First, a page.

Pervez Musharraf

A long-time purported ally of the West, Mr Musharraf’s popularity is at an all-time low, putting huge pressure on the Pakistan Muslim League-Q party to which he is linked. The president has lifted the state of emergency he imposed in November and stood down as head of the armed forces, saying he wants the country to transition towards democracy. But crucial to the future of Pakistan is the extent to which he will share power.

Asif Ali Zardari

The husband of Benazir Bhutto was named co-chair of the PPP after her assassination, at her wish. Mr Zardari has led an impassioned campaign but many in Pakistan believe him to be guilty of widespread corruption. Anecdotal evidence suggests some potential PPP voters are put off by his leadership. While not a candidate, he could be elected in a subsequent by-election allowing him to become prime minister if the PPP form the government.

TINPOT DICTATOR MUSHARRAF OUT TO HIS OLD TRICKS

Filed under: ELECTIONS - 2008 — civilsocietypakistan @ 10:21 pm
Tags: , ,

 

Nawa-e-waqt

February  20, 2008

 

 

 

 

 

 

 
 

Pakistan rejects Musharraf rule, cheers democratic turn

Filed under: ELECTIONS - 2008 — civilsocietypakistan @ 10:08 pm
Tags: , , ,

The opposition is expected to win by a landslide in a surprisingly smooth election.

By Mark Sappenfield | Staff writer of The Christian Science Monitor
         

 

Reporter Mark Sappenfield talks about public reaction to Pakistani parliamentary elections.

On a historic Monday, Pakistan’s voters emphatically rejected the rule of President Pervez Musharraf’s government, eviscerating the parties that supported him and throwing his own future into doubt.

The vote was fraught with significance, both for this crisis-weary country and for the West, which increasingly sees Pakistan as the keystone in its struggle against terrorism. In the short term, the result looks to have given Pakistan a much-needed measure of stability as jubilant voters feel that, finally, their voice has been heard.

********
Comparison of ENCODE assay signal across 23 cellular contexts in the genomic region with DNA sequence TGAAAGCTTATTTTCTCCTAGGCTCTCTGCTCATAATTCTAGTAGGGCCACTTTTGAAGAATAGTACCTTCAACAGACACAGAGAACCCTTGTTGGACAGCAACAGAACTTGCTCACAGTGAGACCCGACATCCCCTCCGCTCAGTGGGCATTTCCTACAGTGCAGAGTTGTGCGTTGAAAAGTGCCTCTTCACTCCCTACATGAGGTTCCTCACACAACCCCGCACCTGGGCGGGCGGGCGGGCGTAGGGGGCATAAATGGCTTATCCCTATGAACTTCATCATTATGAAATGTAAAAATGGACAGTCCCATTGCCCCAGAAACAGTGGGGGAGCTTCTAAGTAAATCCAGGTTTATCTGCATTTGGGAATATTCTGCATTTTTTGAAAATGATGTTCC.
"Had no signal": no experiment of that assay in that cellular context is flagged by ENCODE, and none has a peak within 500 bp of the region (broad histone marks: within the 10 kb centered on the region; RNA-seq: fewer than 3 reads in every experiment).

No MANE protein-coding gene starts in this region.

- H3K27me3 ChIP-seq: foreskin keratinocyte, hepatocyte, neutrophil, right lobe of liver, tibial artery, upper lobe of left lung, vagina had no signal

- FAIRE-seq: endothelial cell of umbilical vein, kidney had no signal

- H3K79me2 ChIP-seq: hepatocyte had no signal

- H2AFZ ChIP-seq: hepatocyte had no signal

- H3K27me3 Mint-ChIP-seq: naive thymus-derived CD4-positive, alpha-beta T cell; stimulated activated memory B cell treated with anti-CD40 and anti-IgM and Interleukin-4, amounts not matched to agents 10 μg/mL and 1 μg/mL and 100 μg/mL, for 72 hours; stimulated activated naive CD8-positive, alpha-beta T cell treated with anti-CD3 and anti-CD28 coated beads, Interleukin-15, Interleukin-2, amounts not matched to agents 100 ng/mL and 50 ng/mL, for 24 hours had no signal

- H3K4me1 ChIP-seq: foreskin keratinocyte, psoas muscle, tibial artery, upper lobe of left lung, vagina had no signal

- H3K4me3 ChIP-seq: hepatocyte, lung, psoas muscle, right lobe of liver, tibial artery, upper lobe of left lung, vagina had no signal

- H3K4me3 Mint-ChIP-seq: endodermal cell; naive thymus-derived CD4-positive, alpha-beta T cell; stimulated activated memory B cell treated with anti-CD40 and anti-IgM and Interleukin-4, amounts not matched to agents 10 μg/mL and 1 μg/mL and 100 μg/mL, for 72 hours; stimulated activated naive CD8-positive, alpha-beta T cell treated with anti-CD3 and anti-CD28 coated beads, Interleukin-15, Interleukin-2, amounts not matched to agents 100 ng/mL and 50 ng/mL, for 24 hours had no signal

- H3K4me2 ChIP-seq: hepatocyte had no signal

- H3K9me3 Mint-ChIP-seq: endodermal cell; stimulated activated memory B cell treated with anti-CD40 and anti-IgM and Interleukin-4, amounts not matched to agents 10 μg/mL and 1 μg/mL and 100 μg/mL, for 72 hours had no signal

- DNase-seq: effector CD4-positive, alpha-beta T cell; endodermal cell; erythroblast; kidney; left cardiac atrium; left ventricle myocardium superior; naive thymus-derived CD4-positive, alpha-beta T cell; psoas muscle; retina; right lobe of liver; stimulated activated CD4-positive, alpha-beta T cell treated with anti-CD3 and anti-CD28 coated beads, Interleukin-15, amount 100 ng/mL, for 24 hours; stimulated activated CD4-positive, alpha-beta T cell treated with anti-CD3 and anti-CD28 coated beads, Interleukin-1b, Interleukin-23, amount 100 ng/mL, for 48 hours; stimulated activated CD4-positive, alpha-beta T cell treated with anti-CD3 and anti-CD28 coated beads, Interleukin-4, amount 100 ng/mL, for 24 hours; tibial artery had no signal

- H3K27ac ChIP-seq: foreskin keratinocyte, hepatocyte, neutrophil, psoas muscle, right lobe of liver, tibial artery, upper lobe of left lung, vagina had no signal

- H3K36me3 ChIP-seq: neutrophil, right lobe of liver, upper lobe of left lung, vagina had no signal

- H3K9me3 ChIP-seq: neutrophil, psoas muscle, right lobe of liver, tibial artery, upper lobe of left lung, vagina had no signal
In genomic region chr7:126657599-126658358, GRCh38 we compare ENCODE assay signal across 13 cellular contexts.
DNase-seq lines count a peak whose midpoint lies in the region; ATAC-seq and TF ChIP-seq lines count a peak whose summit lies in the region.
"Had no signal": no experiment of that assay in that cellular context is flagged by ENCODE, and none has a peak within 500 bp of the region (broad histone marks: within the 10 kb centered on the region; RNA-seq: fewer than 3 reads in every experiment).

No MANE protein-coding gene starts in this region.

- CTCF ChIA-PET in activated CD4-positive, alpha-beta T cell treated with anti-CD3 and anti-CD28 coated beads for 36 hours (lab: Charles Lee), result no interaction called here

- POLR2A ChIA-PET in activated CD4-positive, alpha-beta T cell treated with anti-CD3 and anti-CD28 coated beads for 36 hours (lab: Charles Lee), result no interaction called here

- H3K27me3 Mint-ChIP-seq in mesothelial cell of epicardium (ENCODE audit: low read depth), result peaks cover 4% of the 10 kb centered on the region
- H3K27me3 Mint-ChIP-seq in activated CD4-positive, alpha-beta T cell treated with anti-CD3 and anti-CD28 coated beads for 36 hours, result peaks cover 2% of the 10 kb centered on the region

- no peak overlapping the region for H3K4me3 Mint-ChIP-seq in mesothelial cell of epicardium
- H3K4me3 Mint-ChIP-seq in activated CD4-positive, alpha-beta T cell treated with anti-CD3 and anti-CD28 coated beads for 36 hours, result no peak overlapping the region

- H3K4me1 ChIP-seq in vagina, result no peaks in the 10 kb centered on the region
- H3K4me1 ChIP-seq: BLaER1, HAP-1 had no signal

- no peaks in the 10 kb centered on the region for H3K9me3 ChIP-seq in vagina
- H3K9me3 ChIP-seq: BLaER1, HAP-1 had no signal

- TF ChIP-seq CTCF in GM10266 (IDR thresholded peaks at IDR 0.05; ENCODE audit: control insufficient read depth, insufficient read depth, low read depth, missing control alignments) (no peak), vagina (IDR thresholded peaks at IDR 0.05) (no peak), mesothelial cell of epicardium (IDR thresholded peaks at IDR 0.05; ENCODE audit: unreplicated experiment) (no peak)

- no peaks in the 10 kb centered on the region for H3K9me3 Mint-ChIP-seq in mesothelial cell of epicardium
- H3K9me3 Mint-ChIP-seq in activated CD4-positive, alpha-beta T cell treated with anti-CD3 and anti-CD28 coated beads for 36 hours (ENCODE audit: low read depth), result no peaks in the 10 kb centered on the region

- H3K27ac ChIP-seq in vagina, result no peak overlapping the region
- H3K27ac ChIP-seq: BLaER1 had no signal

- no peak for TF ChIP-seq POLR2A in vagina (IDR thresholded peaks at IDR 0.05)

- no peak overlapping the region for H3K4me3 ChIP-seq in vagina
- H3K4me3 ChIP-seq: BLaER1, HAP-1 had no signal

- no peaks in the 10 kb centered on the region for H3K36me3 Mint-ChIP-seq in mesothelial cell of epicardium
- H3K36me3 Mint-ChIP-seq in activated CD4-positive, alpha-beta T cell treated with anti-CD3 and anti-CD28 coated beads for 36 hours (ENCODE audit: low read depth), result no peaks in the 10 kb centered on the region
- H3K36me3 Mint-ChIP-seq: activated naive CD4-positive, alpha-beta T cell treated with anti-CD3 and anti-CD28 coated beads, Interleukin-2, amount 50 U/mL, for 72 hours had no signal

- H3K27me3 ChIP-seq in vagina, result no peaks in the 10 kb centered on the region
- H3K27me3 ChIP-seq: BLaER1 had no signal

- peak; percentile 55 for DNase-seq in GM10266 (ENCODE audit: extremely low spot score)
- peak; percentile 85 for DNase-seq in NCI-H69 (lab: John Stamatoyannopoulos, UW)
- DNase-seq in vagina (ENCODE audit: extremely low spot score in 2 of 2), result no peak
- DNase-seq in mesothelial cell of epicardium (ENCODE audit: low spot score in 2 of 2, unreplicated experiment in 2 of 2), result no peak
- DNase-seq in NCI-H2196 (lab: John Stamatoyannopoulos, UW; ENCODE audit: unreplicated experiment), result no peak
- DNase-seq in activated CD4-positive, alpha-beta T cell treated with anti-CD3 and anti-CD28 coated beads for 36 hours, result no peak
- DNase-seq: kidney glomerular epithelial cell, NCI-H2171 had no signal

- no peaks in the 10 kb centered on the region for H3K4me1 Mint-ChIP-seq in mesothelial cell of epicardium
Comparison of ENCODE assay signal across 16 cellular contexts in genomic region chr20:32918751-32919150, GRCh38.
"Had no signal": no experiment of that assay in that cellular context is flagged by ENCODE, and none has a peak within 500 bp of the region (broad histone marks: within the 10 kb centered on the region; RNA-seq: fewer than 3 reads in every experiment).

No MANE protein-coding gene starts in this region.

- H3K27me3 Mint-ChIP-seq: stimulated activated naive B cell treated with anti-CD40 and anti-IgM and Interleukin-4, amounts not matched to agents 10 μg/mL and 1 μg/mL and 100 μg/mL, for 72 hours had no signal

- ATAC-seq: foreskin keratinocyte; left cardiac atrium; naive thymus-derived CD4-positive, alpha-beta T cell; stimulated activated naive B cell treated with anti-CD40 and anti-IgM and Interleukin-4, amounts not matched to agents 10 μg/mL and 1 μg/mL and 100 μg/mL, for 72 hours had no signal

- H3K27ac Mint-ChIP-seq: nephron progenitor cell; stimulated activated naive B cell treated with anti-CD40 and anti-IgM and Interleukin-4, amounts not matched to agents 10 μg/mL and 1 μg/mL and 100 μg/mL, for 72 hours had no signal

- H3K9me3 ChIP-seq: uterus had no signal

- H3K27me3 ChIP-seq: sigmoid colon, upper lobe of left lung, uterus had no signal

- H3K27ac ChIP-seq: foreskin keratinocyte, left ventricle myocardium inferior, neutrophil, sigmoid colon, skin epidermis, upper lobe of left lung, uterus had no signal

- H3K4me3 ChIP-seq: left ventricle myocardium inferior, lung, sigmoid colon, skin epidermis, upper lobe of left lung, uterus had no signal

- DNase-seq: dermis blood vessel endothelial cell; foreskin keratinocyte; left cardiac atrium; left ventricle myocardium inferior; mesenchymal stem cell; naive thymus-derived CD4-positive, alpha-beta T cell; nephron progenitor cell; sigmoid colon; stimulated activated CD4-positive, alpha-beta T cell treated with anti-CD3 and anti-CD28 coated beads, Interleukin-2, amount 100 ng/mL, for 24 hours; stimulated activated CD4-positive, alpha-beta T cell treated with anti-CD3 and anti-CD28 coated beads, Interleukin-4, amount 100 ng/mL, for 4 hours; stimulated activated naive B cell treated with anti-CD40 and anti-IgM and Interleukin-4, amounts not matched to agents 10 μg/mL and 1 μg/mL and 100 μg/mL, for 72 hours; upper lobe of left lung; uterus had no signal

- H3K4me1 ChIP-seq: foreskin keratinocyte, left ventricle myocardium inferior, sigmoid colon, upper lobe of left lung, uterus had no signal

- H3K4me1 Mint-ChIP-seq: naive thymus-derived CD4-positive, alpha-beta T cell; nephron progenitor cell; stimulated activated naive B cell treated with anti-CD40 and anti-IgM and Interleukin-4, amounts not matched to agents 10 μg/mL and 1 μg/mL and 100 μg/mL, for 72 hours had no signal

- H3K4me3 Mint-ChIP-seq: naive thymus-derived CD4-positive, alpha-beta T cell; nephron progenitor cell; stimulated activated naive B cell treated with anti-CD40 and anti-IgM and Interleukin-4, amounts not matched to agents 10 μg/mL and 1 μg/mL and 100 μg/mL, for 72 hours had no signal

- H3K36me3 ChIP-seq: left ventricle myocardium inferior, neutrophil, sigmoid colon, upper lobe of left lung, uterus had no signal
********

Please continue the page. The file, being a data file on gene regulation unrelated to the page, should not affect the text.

In the longer term, the results could recast the nature of America’s attempts to fight terrorists here. While Pakistan’s new leadership will likely share America’s desire to rein in extremists, experts say, they will want to distance themselves from the perception that they are Washington’s lackey, which is the general view of Mr. Musharraf here.

“The coming government will have to give the message that, from now on, they are making decisions on their own,” says Khalid Rahman, a political analyst at the Institute of Policy Studies in Islamabad.

Yet he and others note that the election was a repudiation of Pakistan’s flirtation with radical Islam. At press time, with more than half of the results announced, Islamic parties had taken only three of 272 seats in the National Assembly, compared with 45 in 2002. In their place, voters chose secular parties, such as Benazir Bhutto’s Pakistan People’s Party (PPP).